Jan 14, 2018 rated it it was ok
Shelves: books-i-own, dystopia
2.5 Stars
A bit too juvenile with the same ideas repeated ad nauseam.
Read my discussion below...could be thought of as mildly spoilery, but if you are familiar with the Midwich Cuckoos (or the village of the damned), it's not really spoilery.
I didn't think the bullying was realistic as it was just too mean and too much...School mates and teachers would have noticed their rapid change in shape, at the very least. Once the Children were born, the author just repeated the same point over
One night there is a blackout where everyone drops as if they were asleep. Four women find themselves unexpectedly pregnant and have to face the judgment of others and come to terms with the fact that their pregnancies are moving at a rapid rate. The children are born and they are clearly not fully human with golden eyes and strange powers again the girls have to deal with the negative treatment of those around them.

At first, the book moves quite slowly and I found it difficult to get into howe
Emma Streets
Feb 06, 2021 rated it it was ok
Shelves: read-in-2021
So this one really wasn't for me I'm afraid.
I disliked all of the character's they read alot younger to me than what they was aswell, just from the things they said.
I wasn't hooked with the plot and didn't particularly care about what was going on.
I didn't like every so often it was thrown in there out of nowhere that the characters were black/Muslim I'm all for black representation I wish there was more of it but it was just there to remind us that they were infact POC.
Nothing happened until
sue oneill
Jun 25, 2017 rated it it was amazing
Couldn't put it down, once I started reading ,not normally my kind of read ,but it was in many ways so realistic of how our youth of today are portrayed.would recommend and cannot wait for David's next novel. ...more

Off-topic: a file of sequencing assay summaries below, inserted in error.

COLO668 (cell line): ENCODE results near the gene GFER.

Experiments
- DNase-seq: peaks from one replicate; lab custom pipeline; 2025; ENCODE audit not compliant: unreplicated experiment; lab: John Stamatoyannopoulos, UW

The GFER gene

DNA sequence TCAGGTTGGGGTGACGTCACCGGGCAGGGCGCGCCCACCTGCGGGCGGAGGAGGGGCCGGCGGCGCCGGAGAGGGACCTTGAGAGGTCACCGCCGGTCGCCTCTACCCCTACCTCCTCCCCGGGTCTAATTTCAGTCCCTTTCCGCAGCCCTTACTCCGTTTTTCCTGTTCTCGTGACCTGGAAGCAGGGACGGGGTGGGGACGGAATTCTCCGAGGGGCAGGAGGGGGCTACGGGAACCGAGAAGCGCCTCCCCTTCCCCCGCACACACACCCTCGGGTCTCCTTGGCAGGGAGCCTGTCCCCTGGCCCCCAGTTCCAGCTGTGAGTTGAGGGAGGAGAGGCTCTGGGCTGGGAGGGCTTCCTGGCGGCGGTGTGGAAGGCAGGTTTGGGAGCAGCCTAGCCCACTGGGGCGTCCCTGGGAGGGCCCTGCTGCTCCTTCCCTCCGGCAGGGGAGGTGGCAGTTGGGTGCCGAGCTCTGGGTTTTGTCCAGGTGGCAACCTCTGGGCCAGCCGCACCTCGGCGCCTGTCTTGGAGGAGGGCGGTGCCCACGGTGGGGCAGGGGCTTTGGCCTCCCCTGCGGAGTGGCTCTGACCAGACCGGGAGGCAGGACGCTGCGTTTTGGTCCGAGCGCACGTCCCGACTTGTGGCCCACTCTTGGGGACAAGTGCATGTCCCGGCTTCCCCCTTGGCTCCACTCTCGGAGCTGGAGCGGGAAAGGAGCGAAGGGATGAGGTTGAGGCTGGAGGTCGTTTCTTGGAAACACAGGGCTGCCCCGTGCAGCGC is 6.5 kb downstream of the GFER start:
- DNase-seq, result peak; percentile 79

Alessandra Crivelli
Aug 19, 2019 rated it liked it
3.5 stars
Kazimiera pendrey
This book is a modern take on the novel by John Wyndham the Midwitch Cuckoos. I must admit that I have not read the original novel but I will be reading it as soon as I can get a copy of it. The story was fast paced and well written and i enjoyed it a great deal
Leanne Wain
Jun 19, 2017 rated it really liked it
Originally Posted at http://mythoughtsaboutbooks.blogspot....

The Fallen Children is an updated retelling of John Wyndham's The Midwitch Cuckoos, a book I read about 7 years ago and absolutely adored. I definitely think this leans more towards John Carpenter's enjoyably bonkers Village of the Damned than Midwich Cuckoos though, inspiration wise- only a selection of women are found to be inexplicably pregnant rather than all, and there is a great plot emphasis on the missing child- aborted in TFC,
Lucinda Tomlinson
Oct 25, 2017 rated it really liked it
Were it not for the fact that my life got in the way, I would have read this book in one sitting- I certainly wanted to!

I haven't read the novel this was based on- the Midwich Cuckoos- but I really liked the concept, and think it translates really well into a modern setting. So much about this book feels so real, particularly the characters and the setting, which makes the alien elements very believable.

This story features a lot of difficult themes- societal and parental expectations, diversit
Colleen Earle
Aug 03, 2017 rated it it was ok
I didn't really enjoy this book. I felt that it was lacking in some serious places.
In many ways the problems that I had with this book were similar to those I had with Memoirs of a Geisha in that I think it's very hard for male authors to really capture the true feelings behind things like pregnancy. In The Fallen Children several teens are mysterious impregnated by aliens (?) and have extremely accelerated pregnancies and I found that the terror that normal new moms experience wasn't there, let
Mar 13, 2017 rated it it was ok
To be honest I really liked The Fallen Children at the beginning. The characters, their problem and struggle seemed very realistic and emotional, despite the supernatural theme. However, as the story developed I felt more and more confused with their actions and their development in general. In the end a lot of characters got on my nevers and some questions as well as conflicts were never answered which I found very disappointing.
Mairead Clancy
Oct 02, 2018 rated it liked it
I enjoyed the idea of the book more than the book itself. Some aspects were poorly executed but overall it was enjoyable. The pacing of the book was a bit off, rushed in some places and too slow in others. Not the best read ever but not bad.
Apr 02, 2017 rated it did not like it